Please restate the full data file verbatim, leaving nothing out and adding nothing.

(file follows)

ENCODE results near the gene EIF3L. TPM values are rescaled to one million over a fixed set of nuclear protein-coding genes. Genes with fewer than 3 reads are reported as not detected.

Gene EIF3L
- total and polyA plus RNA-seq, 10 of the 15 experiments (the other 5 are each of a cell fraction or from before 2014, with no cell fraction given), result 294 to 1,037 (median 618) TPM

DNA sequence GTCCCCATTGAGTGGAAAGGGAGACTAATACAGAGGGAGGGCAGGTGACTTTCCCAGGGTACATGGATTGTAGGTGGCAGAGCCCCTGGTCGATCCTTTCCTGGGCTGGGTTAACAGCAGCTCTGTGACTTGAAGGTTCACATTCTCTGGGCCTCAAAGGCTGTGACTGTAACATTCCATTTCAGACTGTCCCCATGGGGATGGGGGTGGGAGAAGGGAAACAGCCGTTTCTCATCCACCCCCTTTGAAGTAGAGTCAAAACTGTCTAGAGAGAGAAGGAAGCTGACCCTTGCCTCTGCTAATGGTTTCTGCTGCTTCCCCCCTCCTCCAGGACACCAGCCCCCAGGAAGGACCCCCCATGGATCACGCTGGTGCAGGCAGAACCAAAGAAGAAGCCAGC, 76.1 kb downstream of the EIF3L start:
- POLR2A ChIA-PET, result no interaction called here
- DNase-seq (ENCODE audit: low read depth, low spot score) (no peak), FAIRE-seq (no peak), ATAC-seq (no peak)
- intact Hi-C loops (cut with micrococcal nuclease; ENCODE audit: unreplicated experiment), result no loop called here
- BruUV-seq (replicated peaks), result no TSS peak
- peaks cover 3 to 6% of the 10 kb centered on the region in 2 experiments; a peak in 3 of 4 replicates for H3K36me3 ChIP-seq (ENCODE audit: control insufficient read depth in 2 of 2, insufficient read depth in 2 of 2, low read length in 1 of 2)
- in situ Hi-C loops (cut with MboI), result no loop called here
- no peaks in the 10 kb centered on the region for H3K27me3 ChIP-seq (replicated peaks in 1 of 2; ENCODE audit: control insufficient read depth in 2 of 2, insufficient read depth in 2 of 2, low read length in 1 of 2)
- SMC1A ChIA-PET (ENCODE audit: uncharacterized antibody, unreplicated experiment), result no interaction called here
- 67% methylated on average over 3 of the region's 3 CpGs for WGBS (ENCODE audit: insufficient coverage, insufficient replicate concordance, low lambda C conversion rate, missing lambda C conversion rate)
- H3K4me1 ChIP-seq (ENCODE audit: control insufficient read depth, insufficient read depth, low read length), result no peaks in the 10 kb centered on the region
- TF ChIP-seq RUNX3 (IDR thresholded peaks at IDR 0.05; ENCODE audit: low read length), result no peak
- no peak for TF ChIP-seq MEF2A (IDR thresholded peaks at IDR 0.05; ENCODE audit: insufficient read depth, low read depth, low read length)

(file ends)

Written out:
ENCODE results near the gene EIF3L. TPM values are rescaled to one million over a fixed set of nuclear protein-coding genes. Genes with fewer than 3 reads are reported as not detected.

Gene EIF3L
- total and polyA plus RNA-seq, 10 of the 15 experiments (the other 5 are each of a cell fraction or from before 2014, with no cell fraction given), result 294 to 1,037 (median 618) TPM

DNA sequence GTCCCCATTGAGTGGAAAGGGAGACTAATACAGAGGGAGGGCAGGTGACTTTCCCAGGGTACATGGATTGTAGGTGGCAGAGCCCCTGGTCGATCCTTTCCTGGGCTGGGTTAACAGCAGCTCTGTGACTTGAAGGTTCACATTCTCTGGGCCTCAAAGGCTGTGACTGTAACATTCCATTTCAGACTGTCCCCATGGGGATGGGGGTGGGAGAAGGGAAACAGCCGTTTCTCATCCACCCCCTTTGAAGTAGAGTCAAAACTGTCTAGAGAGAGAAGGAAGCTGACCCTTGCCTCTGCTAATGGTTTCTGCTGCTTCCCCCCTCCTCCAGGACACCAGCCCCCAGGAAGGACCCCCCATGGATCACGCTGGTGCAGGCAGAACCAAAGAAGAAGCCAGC, 76.1 kb downstream of the EIF3L start:
- POLR2A ChIA-PET, result no interaction called here
- DNase-seq (ENCODE audit: low read depth, low spot score) (no peak), FAIRE-seq (no peak), ATAC-seq (no peak)
- intact Hi-C loops (cut with micrococcal nuclease; ENCODE audit: unreplicated experiment), result no loop called here
- BruUV-seq (replicated peaks), result no TSS peak
- peaks cover 3 to 6% of the 10 kb centered on the region in 2 experiments; a peak in 3 of 4 replicates for H3K36me3 ChIP-seq (ENCODE audit: control insufficient read depth in 2 of 2, insufficient read depth in 2 of 2, low read length in 1 of 2)
- in situ Hi-C loops (cut with MboI), result no loop called here
- no peaks in the 10 kb centered on the region for H3K27me3 ChIP-seq (replicated peaks in 1 of 2; ENCODE audit: control insufficient read depth in 2 of 2, insufficient read depth in 2 of 2, low read length in 1 of 2)
- SMC1A ChIA-PET (ENCODE audit: uncharacterized antibody, unreplicated experiment), result no interaction called here
- 67% methylated on average over 3 of the region's 3 CpGs for WGBS (ENCODE audit: insufficient coverage, insufficient replicate concordance, low lambda C conversion rate, missing lambda C conversion rate)
- H3K4me1 ChIP-seq (ENCODE audit: control insufficient read depth, insufficient read depth, low read length), result no peaks in the 10 kb centered on the region
- TF ChIP-seq RUNX3 (IDR thresholded peaks at IDR 0.05; ENCODE audit: low read length), result no peak
- no peak for TF ChIP-seq MEF2A (IDR thresholded peaks at IDR 0.05; ENCODE audit: insufficient read depth, low read depth, low read length)